The existence of interrupted mineralization, or off time, has been inferred from label escape theory.27,28 If, at each bone-forming site, mineralization proceeded to completion without interruption, then the relationship SL/DL = 2 MI/FP(Act) will hold, where SL/DL is the ratio of single- and double-labeled surface extents, MI is the marker interval (14 days in the present study), and FP(Act) is the active formation period, calculated as W.Th/MAR. In both normal subjects and in patients with osteoporosis, SL/DL is consistently higher than predicted by this equation,27,28 as it was in this study by 2- to 3-fold (data not shown). Since every on/off switch would increase the extent of SL due to label escape,29 the higher than predicted value for SL/DL is taken as evidence for off time, but failure to capture terminal mineralization will also increase SL/DL. Depending on the timing of the label sequence in relation to events at a particular surface, three different situations must be considered. If only the first label is lost, then a single label will be converted to no label; if only the second label is lost, then a double label will be converted to a single label. Finally, if both labels are lost, then a double label will be converted to no label. The net result of these three outcomes will be reduction in the extent of double label and no change in the extent of single label. Consequently, the observed increase in SL/DL can be explained by slow terminal mineralization, as well as by interrupted mineralization.

If excess unlabeled osteoid is due not to interruption of mineralization but to uncaptured terminal mineralization, the significance of several derived indices must be reexamined.21 The adjusted apposition rate is analogous to the radial closure rate in osteonal remodeling, calculated on the assumption that unlabeled osteons are in a temporary resting state.30 Both quantities are believed to be estimates of the rate of matrix apposition averaged over the life span of each osteoid seam, since in the absence of osteomalacia the total volumes of bone matrix and mineralized bone formed are the same.18,30 According to this reasoning, the mean life span of the seam (FP or sigma) including “off” time as well as “on” time, is given by W.Th/Aj.AR. But this calculation can be justified even in the absence of off time, since the rate of terminal mineral apposition will in most cases be less than 0.1 μm/day. This is sufficiently close to zero that Aj.AR and FP, calculated as at present, would usually not be in error by more than 15%. For example, if MS/OS = 50% and MAR = 0.6 μm/day, the true value for Aj.AR would be no more than 0.5(0.6 + 0.1) = 0.35 instead of 0.3 μm/day as presently calculated, and if W.Th = 42 μm, FP would be 120 instead of 140 days as presently calculated.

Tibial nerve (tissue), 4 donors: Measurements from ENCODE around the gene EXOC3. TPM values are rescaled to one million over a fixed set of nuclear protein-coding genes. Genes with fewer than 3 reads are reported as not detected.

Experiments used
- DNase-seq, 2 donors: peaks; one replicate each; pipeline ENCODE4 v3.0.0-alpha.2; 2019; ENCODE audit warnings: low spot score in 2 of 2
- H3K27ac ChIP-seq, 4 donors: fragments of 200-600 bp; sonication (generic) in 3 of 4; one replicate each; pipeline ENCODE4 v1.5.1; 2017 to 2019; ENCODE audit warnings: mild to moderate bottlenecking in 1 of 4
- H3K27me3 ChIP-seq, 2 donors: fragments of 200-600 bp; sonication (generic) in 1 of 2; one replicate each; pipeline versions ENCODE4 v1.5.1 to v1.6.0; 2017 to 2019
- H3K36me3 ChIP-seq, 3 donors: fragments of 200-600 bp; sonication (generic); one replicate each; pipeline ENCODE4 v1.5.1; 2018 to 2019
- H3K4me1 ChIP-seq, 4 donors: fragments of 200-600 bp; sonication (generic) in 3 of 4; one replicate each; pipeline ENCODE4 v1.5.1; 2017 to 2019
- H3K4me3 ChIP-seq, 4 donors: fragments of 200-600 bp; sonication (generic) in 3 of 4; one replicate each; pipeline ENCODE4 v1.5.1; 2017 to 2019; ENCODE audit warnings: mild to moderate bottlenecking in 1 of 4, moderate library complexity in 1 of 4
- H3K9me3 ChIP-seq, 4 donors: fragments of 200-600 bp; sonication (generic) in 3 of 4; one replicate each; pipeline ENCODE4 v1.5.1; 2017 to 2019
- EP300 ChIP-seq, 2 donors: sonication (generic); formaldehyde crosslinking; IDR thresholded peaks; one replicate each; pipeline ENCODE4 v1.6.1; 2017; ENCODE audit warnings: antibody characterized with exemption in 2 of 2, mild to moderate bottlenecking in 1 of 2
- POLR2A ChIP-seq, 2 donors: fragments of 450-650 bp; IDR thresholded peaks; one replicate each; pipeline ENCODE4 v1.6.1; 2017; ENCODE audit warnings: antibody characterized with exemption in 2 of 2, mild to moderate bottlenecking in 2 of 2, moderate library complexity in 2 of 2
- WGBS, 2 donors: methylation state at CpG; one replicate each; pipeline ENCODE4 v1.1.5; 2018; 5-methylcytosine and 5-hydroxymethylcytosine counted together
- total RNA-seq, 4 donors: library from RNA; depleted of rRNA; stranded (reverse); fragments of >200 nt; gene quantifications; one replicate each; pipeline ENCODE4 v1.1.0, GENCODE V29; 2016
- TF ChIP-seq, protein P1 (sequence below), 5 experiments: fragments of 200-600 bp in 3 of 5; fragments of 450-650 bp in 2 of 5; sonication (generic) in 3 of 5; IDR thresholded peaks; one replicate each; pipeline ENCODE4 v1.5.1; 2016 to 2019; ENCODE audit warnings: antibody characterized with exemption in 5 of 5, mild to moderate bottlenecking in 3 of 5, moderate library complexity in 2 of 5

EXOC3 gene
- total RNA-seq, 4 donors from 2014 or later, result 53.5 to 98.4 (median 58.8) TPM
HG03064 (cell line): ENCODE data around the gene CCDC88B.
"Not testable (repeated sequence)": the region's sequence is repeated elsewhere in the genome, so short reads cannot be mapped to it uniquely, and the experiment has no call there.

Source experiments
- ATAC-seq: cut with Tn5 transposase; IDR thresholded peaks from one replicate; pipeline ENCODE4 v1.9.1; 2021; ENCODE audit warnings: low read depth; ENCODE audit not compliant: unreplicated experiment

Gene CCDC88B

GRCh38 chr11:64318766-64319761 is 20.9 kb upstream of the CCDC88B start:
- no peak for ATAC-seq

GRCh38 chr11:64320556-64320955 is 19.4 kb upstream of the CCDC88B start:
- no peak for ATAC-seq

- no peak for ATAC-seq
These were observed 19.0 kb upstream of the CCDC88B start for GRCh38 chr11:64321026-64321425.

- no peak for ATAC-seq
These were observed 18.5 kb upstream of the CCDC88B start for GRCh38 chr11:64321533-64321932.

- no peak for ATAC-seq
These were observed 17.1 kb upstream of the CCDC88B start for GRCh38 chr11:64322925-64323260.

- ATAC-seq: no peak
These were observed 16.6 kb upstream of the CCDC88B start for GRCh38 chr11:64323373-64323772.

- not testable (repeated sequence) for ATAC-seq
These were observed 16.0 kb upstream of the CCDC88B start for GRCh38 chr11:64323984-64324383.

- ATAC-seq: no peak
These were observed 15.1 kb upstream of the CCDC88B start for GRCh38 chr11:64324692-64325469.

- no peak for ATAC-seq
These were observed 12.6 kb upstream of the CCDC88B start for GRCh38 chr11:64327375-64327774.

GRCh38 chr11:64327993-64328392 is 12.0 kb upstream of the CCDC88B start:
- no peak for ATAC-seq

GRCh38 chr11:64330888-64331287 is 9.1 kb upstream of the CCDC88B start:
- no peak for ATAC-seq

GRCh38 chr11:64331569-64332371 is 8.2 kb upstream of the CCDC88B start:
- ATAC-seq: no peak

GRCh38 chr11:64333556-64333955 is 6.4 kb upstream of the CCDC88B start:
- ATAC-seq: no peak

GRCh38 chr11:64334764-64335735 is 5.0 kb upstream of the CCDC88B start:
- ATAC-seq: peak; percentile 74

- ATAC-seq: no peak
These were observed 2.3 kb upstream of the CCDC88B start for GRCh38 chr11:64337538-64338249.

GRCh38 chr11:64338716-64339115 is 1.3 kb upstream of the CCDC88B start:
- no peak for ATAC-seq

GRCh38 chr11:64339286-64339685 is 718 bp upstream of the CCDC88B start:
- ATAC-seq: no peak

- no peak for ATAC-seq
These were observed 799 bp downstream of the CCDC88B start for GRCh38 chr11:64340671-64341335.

Mlt is also dependent on the calculation of Aj.AR, a procedure which is supported by the stronger correlation with O.Th than for MAR, as previously indicated. During the life span of a typical osteoid seam, the instantaneous Mlt increases progressively, and the true mean value lies between an initial value of about 10–15 days (approximated by Omt, calculated as O.Th/MAR) and a terminal value of about 50–60 days.1,18 Whether the increase in Mlt reflects a slowing of osteoid maturation or a decline in the supply of mineral is unknown,4 but in either case the mean value calculated as O.Th/Aj.AR will be a reasonable approximation to the true mean value.18 Thus, the conceptual basis for calculating Aj.AR, FP, and Mlt remains valid, even if the derived values are modestly in error.1 By making several reasonable assumptions, it is possible to calculate more accurate values from the same primary data, but it seems more sensible to maintain the current practice and to keep in mind that the penumbra of uncertainty that inevitably surrounds bone histomorphometric data is somewhat wider than was previously thought.

If slow terminal mineralization accounts for unexpectedly low values for MS/OS, it is likely that slower terminal mineralization in blacks than in whites is responsible for their lower values for MS/OS and the consequent differences in Aj.AR, FP and Mlt (Tables 1, 2, 3, 4, and 8). The difference in MS/OS was previously observed in a study confined to premenopausal women, although attributed to a difference in off time rather than in label retention.31 In postmenopausal women, the difference in MS/OS is similar but of somewhat smaller magnitude—25% versus 30% on the combined total surface (Table 4). Slower terminal mineralization does not account for the lower BFR in blacks that we recently reported.6 The extent to which BFR is underestimated depends on the thickness of osteoid at the time that mineral apposition falls below the critical rate needed to prevent tetracycline escape and is unaffected by further changes in the rate. For example, if osteoid thickness is 4 μm at that time point, which is a reasonable estimate,1,10,18 and wall thickness is 40 μm, the underestimation of bone formation will be 10%. There is no reason to believe that this relationship is influenced by ethnicity, since neither MAR, which reflects only mineralization before the terminal phase, nor W.Th, which represents the endpoint of mineralized bone formation at any location, differs significantly between blacks and whites6 (Table 8).